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Category: Thought Soup

Insights about life, useful skills, and a few about life in general

Choosing to Choose

Choosing to Choose

I am writing this as Election Day looms—a time when we make some very significant choices. These are big, important decisions, and we need to respect them enough to do them well. But there’s an entire realm of choices we make on automatic pilot day after day that it might be good to think about, too. What better time than this—when we are focused on “choosing”–to take a look at those.

We make a lot of choices by default because we assume there really isn’t a choice. We assume we have to keep this job because we need a job. We assume we must stay where we are geographically simply because it is where we are.

Making choices this way is the meek way to live .It means you never consider anything beyond what you already know, what you already do, what you are already comfortable with .It also means that you feel “stuck” with what you are doing—a “victim of circumstance” rather than captain of your own destiny.

The truth of the matter is there are always alternatives. Much of the time, they’re so unappealing we never consider them .To be sure, there are some choices where the alternatives are unthinkable and making the choice again and again would be silly. I choose to breathe. Not breathing doesn’t look like a real good idea to me. I also choose to rest, eat, and drive with care (mostly). I don’t need to decide to do these things every time I do them. But letting your entire life run on autopilot is cheating yourself.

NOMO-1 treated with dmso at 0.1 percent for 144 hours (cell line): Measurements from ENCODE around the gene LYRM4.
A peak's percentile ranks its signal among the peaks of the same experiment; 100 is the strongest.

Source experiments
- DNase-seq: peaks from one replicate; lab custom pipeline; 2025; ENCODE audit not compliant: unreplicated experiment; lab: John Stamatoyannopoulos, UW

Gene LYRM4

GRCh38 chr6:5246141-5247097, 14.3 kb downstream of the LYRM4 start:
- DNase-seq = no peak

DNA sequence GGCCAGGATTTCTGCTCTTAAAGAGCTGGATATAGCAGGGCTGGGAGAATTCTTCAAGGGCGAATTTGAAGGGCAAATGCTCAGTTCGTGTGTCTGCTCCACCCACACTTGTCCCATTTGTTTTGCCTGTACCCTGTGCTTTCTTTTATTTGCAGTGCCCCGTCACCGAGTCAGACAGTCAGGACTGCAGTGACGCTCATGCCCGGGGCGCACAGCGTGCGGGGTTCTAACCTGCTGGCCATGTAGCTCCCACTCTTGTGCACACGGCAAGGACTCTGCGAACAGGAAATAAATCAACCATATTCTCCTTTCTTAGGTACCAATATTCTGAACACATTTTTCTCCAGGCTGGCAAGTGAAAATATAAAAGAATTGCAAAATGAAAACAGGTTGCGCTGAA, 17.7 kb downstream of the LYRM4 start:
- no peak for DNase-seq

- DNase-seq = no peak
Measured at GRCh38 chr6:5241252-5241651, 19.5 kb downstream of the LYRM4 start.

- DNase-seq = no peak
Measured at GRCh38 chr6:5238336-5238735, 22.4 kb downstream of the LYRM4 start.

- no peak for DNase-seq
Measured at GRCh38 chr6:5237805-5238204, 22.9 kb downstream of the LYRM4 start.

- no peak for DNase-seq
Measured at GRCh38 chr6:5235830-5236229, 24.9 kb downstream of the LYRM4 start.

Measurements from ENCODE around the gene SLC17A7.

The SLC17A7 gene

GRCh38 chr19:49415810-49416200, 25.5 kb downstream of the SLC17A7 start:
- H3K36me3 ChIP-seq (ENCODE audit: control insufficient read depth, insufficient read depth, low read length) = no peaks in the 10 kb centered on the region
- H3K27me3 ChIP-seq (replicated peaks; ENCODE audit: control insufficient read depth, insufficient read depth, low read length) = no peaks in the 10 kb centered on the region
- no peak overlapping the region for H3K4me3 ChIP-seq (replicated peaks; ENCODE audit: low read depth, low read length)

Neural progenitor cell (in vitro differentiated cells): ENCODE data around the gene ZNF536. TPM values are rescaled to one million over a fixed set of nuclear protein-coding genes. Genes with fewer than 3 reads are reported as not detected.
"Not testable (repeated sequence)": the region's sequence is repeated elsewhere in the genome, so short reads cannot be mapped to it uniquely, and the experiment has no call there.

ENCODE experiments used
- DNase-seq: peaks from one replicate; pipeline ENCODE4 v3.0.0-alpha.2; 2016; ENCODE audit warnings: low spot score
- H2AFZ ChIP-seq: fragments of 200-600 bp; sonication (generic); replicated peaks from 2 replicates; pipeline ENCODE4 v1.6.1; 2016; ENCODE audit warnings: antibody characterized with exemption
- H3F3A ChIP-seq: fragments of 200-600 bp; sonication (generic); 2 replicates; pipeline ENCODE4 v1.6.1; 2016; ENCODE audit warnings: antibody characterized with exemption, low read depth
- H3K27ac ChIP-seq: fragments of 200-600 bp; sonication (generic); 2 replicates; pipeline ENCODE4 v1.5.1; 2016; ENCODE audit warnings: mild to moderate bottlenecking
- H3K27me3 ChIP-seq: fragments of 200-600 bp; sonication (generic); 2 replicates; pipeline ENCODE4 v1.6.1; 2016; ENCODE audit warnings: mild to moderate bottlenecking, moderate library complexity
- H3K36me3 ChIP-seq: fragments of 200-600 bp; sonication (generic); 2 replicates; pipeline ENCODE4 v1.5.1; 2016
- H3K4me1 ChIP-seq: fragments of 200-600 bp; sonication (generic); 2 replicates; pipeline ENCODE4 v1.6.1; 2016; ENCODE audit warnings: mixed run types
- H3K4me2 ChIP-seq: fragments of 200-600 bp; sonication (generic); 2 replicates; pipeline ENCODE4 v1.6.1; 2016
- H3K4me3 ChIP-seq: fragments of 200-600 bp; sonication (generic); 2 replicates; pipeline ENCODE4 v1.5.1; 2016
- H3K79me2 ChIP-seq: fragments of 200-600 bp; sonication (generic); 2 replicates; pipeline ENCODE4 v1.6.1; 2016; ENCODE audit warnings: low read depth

Decades ago, I was involved in a company program that encouraged women to get into nontraditional careers within the organization. We offered an all-day seminar called “How to Decide.” I wish that class were mandatory in every high school in the country today. Since it isn’t, here are the basics of making good choices:

  • Recognize you have a choice.The first step in making a good choice is acknowledging you have a choice. Instead of assuming that what is going on is the only thing that could be going on, make a conscious effort to assess the situation. Ask yourself “Is this the way I want my life to go?” often.
  • Generate a wide range of potential alternatives.When you create the list, put down everything you think of, even if it seems silly or unthinkable. Sometimes those “frivolous answers” hold the kernel of a really great alternative.

Here’s anexample. Many of us are rethinking whether we can retire because of the rollercoaster ride the financial markets are on. But there are a whole lot of alternatives beyond “doing what I am doing now” and “traditional retirement.” Exploring that broader range of alternatives can offer far more appealing course of action.

  • Gather the information you need to make an informed decision. When we do make an effort to consciously choose, this is where we tend to blow it. It’s easy to buy in on information from some website or a friend without assessing the quality of that information. Is it accurate?  Is it current?  Is it relevant?  There are TWO pieces to this step–getting a realistic sense of what the alternatives will and won’t provide AND a defining clearly what you need. Do you need to buy that great but expensive jacket because clothes are terribly important to you? Or are you looking for ways to be properly clothed without wacking out your budget?